Russia is considering setting up a unified trading company to export fertilizers in a bid to increase its pricing influence on global markets.
(Bloomberg) — Russia is considering setting up a unified trading company to export fertilizers in a bid to increase its pricing influence on global markets.
The idea was proposed in July by UralChem PJSC’s founder Dmitry Mazepin, two people familiar with the situation said, declining to be identified because the information isn’t public. It has since been discussed by Industry Minister Denis Manturov and Prime Minister Mikhail Mishustin, the people and another person close to the government said. No decision has been taken and it’s not clear when the proposal will be discussed again, all three people said.
Spokespeople for the government didn’t respond to requests to comment. Uralchem’s press service said it’s unaware of the proposal.
Russia is the world’s largest fertilizer maker, with produce accounting for about 15% of global annual consumption. While fertilizer companies haven’t been included in international sanctions over Russia’s war in Ukraine due to their importance for global food security, Baltic ports have stopped handling most products, contributing to a decline in shipments. An exodus of global shipping companies, some international banks and insurers from Russia has also made it harder to send goods abroad.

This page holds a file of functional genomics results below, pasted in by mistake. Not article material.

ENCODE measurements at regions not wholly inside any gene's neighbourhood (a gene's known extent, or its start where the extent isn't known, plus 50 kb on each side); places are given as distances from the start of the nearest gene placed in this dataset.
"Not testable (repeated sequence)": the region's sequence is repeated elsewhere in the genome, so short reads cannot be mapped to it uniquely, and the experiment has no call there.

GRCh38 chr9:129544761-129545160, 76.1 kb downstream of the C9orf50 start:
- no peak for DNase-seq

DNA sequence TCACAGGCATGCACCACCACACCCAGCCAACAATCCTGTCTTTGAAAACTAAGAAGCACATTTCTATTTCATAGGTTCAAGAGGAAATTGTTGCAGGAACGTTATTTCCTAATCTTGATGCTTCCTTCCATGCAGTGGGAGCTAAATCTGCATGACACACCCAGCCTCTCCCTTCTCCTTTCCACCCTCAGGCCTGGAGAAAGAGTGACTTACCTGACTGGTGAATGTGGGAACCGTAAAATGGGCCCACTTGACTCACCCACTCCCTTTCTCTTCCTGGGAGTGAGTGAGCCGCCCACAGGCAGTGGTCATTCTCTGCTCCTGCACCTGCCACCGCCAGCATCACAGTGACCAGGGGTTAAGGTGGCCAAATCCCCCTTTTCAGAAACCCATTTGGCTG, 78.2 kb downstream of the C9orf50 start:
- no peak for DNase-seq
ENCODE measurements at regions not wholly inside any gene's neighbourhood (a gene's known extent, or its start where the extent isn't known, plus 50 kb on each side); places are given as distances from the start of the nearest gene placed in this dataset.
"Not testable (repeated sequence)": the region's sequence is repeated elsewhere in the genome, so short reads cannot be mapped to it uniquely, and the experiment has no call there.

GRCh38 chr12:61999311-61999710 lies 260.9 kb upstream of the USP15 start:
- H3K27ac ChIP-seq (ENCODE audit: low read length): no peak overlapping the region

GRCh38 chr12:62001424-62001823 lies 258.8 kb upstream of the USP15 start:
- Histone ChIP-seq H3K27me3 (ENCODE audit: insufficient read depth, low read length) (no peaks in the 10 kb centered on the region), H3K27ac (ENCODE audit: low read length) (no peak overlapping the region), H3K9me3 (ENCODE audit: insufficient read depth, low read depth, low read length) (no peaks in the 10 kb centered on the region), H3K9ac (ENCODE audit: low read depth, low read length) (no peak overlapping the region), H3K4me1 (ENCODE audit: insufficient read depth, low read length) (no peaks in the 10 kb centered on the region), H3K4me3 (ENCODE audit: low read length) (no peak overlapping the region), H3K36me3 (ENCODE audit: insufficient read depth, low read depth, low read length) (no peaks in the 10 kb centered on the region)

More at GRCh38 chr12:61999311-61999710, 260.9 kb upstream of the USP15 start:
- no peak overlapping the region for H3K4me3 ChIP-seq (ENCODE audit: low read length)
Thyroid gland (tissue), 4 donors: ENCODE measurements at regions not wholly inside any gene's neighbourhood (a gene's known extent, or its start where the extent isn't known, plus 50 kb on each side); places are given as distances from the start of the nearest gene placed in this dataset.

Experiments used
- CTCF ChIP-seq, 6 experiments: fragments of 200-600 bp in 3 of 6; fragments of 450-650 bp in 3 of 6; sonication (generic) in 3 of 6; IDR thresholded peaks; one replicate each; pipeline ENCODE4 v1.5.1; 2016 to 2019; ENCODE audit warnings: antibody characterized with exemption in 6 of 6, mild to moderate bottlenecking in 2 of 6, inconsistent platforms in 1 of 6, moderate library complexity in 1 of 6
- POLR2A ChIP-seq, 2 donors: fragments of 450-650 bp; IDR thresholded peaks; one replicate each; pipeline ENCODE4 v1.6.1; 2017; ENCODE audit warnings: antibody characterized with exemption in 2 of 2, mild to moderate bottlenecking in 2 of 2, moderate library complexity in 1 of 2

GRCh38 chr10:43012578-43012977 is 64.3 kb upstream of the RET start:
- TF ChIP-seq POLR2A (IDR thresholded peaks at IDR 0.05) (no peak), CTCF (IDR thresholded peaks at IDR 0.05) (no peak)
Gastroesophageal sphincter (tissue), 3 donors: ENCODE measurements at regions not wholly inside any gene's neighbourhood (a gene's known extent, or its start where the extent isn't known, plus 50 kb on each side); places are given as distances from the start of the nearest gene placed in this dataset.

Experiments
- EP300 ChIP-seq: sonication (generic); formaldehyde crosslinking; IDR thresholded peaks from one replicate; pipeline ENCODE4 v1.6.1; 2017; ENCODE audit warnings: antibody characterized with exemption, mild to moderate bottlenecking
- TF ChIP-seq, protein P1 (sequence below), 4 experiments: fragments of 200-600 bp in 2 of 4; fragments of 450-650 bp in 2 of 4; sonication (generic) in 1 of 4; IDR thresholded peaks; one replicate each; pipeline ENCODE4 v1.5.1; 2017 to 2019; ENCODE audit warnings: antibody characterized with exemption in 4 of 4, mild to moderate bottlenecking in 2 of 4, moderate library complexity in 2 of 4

Some large fertilizer makers don’t support the idea out of concern it will hurt business, two of the people said. Exports of most types of fertilizers have already recovered to their pre-war levels, so producers don’t see how the proposal will benefit them, the people said.
A unified trading company could give the government more control over export revenues and allow it to exert much greater influence over global pricing. Russia has been demanding smoother export conditions for its fertilizer producers in talks to restore a grain export deal that allowed Ukraine to ship through the Black Sea and that Moscow abandoned last month.
Companies currently trade their goods through Switzerland and other third countries. Russia previously had a potash trading alliance with Belarus that allowed it to control 40% of the nutrient’s global sales and prices via output caps. Potash prices slumped when the deal collapsed in 2013.
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